The two cities share a rich and legendary baseball history but since 1959 have traversed radically different paths in the concept and practice of sport
By TONY SEED*
The 2015 Pan Am Games, being hosted by Toronto and with the celebration of friendship amongst the peoples of the Americas and the Caribbean as one of its positive themes, evokes a memory of the sporting links between the cities of Toronto and Havana, which date back to 1954.
During most of the 1950s the Havana Sugar Kings and the Toronto Maple Leafs were two of the flagship franchises in baseball’s International League, classified as AAA, a rung below US Major League Baseball (MLB). Continue reading
WHEN the revenues from a stadium begin to wane, sports tradition is to demand a new one, whether the old facility is a century old or has barely had time for its concrete to set. Surely, the Jays (along with every other team in baseball) have salivated over the steel-and-brick, baseball-only parks that have sprung up across the U.S. in the post-SkyDome era. But would they really demand a new ballpark, barely a decade removed from their last multimillion-dollar gift from the people of Ontario? Continue reading
TORONTO’S SKYDOME is the mother of “public-private partnerships” (P3) championed by neo-liberals as the template for economic development. It siphoned off hundreds of millions of dollars in public money to benefit private sports teams, the coffers of the construction monopolies and the finance capitalists who own Ontario’s debt. Whether the SkyDome ultimately came in “on budget” or not was irrelevant to the monopolies that were guaranteed their profits. As author/journalist Neil deMause reveals in his indepth exposé, when the budget was exceeded, in 1991 the financial oligarchy quickly swooped in to lend yet more money guaranteed by the state. The SkyDome reflects a medieval character of spending for the pleasure of a tiny aristocratic elite leaving the people to be spectators of the narcosis of American professional sport and consumers of a giant circus in which they participate only in a marginalized way. – Tony Seed Continue reading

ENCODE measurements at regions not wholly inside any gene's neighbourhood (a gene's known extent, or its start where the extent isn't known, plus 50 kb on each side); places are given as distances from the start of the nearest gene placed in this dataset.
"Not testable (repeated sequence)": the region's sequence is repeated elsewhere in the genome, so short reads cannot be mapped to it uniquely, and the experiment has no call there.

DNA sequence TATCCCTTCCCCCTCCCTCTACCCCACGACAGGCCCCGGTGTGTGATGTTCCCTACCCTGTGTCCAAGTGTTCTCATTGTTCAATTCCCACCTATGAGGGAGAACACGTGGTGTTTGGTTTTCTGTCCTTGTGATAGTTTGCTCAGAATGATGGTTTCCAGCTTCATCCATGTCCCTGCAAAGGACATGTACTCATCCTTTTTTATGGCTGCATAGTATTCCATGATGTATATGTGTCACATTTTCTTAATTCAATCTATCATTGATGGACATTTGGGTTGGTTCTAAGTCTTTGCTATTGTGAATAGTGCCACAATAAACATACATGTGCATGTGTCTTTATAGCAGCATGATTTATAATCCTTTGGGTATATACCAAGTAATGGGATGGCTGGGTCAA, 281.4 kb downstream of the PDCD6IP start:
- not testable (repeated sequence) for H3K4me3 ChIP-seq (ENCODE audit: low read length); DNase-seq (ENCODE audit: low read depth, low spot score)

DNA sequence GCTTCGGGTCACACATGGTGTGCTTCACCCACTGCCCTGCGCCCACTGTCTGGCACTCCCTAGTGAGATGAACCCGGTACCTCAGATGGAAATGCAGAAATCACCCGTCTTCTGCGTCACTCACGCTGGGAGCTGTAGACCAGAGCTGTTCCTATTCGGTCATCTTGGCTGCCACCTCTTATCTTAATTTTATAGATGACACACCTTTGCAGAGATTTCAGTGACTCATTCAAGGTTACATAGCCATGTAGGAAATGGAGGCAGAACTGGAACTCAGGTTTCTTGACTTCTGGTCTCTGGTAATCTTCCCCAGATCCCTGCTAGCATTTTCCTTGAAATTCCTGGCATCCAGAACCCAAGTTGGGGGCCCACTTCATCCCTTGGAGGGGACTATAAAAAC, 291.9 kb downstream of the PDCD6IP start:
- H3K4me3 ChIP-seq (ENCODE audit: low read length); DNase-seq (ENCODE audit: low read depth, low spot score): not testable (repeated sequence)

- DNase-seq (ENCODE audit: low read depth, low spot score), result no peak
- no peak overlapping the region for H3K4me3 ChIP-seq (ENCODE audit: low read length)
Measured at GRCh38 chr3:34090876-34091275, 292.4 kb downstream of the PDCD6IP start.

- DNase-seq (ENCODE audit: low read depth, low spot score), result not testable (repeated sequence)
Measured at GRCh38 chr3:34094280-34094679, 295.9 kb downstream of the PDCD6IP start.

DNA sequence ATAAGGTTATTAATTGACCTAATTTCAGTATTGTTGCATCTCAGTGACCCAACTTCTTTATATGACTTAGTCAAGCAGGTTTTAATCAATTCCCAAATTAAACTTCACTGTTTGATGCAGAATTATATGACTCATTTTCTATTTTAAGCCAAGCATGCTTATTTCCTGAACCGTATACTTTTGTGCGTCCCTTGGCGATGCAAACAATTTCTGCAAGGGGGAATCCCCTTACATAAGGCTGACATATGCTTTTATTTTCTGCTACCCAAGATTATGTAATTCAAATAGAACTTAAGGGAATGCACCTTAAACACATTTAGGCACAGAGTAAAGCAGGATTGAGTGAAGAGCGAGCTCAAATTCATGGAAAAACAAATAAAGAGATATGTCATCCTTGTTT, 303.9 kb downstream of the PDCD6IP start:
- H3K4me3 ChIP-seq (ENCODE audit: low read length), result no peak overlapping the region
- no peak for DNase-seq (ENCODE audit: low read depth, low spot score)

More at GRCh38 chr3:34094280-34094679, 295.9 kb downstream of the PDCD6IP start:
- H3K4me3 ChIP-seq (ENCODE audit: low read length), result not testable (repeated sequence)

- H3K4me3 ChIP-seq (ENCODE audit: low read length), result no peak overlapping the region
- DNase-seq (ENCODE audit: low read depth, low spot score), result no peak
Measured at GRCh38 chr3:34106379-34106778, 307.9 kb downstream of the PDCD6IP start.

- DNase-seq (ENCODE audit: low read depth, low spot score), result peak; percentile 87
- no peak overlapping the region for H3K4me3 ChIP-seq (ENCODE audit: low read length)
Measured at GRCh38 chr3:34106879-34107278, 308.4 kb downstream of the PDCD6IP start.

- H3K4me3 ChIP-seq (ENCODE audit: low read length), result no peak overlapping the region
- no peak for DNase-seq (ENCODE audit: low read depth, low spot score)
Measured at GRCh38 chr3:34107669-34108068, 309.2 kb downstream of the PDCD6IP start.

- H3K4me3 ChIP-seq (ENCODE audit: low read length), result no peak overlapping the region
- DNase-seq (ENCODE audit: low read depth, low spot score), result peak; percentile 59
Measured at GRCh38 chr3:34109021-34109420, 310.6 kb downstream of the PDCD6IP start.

1969-75: Various proposals are floated to build a publicly financed domed stadium to attract a major-league baseball team to Toronto; all meet significant public opposition, and none are seriously pursued.
1975: City spends $18 million to renovate then-26-year-old Exhibition Stadium. April 1977: The Blue Jays begin play at the Ex. Continue reading